Virat Kohli will hit the 25-mark as Test skipper when he lead India cricket team into the second Test against Australia at the M Chinnaswamy Stadium in Bangalore on Saturday, but the milestone will be the last thing on his mind.
The 28-year-old, who has led the team by example since he took over after Mahendra Singh Dhoni abruptly quit during the 2014-15 Australia tour, will be anxious to find a way out after the hosts capitulated on a rank turner in the first Test in Pune, losing by 333 runs within three days.
It can’t be a pleasant situation if the home team is forced to scramble for Plan B in its den; and it will be a big challenge as Kohli seeks to find ways to bounce back and restore parity in the four-Test series. Australia have retained the team that routed India inside three days.
India appeared to inflict Steve Smith’s team an ordeal by spin and their own batsmen were expected to brush aside everything the Aussie bowlers would throw at them.
Instead, the roles were reversed in the first Test on a pitch that was later pronounced ‘poor’ by the International Cricket Council following an adverse report by match referee, Chris Broad, a former England batsman.
India will thus need to tackle a few things, not necessarily in this order to regain control in the series.
STOP THE RAMPAGING SMITH
While India’s own batting floundered, dismissed for 105 and 107 in the Pune Test, it was rival skipper Steven Smith’s second innings century that killed any hopes the hosts had to retrieving the game.
The world’s No 1 ranked batsman, Smith hit 109 to leave India facing a 441-run fourth innings target.
In seven Tests against India, Smith has aggregated 1066 runs at a massive average of 88.83. His career average is a shade over 60. In 14 innings, he has hit five centuries and three half-centuries.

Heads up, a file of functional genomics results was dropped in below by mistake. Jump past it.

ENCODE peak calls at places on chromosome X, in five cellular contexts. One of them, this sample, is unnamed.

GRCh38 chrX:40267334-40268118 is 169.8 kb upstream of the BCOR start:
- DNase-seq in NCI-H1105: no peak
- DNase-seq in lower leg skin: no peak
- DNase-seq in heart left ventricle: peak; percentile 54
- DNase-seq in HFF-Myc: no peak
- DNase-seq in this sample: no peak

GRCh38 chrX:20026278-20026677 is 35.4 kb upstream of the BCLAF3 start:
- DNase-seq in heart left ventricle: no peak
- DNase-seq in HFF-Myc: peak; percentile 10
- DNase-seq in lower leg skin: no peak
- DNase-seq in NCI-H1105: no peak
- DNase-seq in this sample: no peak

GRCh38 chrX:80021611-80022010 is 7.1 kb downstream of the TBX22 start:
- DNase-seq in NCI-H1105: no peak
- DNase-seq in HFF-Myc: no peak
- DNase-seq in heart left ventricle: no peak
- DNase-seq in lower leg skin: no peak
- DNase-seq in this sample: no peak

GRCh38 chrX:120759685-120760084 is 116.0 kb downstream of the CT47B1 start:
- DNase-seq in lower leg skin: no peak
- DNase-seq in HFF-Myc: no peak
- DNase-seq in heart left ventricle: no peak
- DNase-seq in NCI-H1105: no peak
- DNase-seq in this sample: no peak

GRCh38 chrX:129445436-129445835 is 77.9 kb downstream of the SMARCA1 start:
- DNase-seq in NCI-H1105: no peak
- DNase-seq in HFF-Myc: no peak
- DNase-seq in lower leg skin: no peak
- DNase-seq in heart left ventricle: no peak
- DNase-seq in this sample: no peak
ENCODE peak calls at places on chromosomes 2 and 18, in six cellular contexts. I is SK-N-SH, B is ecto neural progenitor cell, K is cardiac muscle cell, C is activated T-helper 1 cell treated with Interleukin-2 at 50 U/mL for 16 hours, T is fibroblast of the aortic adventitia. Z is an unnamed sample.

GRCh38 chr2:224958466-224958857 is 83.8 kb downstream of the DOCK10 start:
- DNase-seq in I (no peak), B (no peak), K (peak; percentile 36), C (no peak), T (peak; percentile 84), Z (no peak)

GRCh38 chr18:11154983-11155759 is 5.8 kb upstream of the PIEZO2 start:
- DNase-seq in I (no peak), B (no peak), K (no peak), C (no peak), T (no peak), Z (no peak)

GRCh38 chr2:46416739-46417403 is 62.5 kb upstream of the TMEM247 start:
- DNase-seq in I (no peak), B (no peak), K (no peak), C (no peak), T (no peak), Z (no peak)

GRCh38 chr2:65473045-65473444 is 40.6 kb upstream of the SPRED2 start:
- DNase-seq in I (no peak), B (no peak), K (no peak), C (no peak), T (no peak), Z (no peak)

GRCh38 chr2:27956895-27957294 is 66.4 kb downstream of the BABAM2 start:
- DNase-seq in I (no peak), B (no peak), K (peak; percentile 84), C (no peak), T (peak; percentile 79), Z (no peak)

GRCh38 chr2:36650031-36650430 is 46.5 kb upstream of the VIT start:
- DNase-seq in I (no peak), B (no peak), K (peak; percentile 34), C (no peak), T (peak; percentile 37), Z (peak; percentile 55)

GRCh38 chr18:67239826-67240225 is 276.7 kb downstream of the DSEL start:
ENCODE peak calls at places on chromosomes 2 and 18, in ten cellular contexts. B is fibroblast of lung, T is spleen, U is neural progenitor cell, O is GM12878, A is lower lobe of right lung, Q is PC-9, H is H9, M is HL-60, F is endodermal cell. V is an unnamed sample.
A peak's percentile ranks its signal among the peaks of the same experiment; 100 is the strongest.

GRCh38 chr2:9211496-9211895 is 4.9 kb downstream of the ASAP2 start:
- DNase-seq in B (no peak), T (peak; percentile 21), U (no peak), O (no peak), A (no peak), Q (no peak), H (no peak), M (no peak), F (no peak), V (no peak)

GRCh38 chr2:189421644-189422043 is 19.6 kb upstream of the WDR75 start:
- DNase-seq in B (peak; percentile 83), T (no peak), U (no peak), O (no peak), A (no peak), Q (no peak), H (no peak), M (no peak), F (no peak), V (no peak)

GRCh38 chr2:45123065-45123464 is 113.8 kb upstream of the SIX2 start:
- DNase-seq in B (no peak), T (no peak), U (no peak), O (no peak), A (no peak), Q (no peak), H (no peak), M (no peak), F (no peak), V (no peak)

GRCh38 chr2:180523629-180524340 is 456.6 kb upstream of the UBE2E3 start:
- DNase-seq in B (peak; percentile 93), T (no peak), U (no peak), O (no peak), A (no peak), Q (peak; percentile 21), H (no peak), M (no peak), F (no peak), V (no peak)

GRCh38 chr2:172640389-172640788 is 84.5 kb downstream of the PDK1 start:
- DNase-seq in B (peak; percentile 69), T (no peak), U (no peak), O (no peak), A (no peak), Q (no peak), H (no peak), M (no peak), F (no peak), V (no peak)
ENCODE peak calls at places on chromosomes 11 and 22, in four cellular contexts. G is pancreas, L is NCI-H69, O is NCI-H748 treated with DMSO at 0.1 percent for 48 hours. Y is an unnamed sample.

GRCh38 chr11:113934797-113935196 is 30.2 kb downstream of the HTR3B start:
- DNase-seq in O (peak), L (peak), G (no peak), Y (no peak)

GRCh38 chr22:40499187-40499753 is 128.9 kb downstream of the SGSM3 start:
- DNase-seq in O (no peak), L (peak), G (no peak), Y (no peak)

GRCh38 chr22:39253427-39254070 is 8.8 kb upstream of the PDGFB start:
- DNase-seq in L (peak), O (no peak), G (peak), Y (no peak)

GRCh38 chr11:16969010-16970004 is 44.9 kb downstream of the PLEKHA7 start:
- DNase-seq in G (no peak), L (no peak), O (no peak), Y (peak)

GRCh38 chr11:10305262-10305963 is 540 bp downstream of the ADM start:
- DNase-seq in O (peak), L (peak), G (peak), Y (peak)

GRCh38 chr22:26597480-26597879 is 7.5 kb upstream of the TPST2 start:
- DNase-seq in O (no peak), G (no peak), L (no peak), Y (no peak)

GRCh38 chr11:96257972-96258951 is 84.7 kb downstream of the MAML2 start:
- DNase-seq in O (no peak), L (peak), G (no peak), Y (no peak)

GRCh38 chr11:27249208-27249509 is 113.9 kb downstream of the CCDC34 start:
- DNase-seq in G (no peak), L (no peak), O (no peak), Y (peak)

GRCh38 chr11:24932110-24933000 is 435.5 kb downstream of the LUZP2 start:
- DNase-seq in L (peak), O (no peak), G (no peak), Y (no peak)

So, the message for the India bowlers will be clear. Stop the Australia skipper on his tracks.
TACKLE AUSSIE SPIN BETTER
India’s focus ahead of the first Test was off-spinner Nathan Lyon, but it was left-arm spinner, Steve O’Keefe who confounded them by capturing six wickets in each innings, claiming 12/70, the second best figures ever by a bowler in India, just one short of England all-rounder Ian Botham’s haul in 1979-80.
Indian batsmen’s famed handling of spin has been dented, and they have not always showed the same command facing deliveries coming into the right-hander, unlike the ease with which they have faced leg spin. And O’Keefe’s biggest success has been pitching it well up and getting the ball to hold its line.
A LESSON FOR INDIA SPINNERS
Ravichandran Ashwin and Ravindra Jadeja were a handful for visiting batsmen through this home season, helping India win eight of their 10 Tests. But experts faulted their pitching the ball in the good length area rather than further up to take away the option of leaving deliveries. Better control and not turning the ball too much, which beats the bat but doesn’t fetch wickets, has been another suggestion for them.
FOCUS ON INDIA’S LINE-UP
India openers Murali Vijay and KL Rahul have not fired together and that will be key to allow the middle-order to take charge. The pair have just one half-century opening partnership together so far. Whether Virat Kohli will take a tough call to ring in the changes will have to be seen.
Off-spinner Jayant Yadav, the third spinner, is a very useful batsman too but didn’t shine with the ball in the Pune Test. Pace bowler Ishant Sharma may hope for better returns to complement fellow new ball bowler, Umesh Yadav.
India may even add an extra batsman, with Karun Nair, who has sat out since scoring a triple century against England in the fifth and final Test in Chennai, an option to play in his home ground. With Ajinkya Rahane struggling against spin at home, Nair could be seen as the player to attack O’Keefe and Lyon.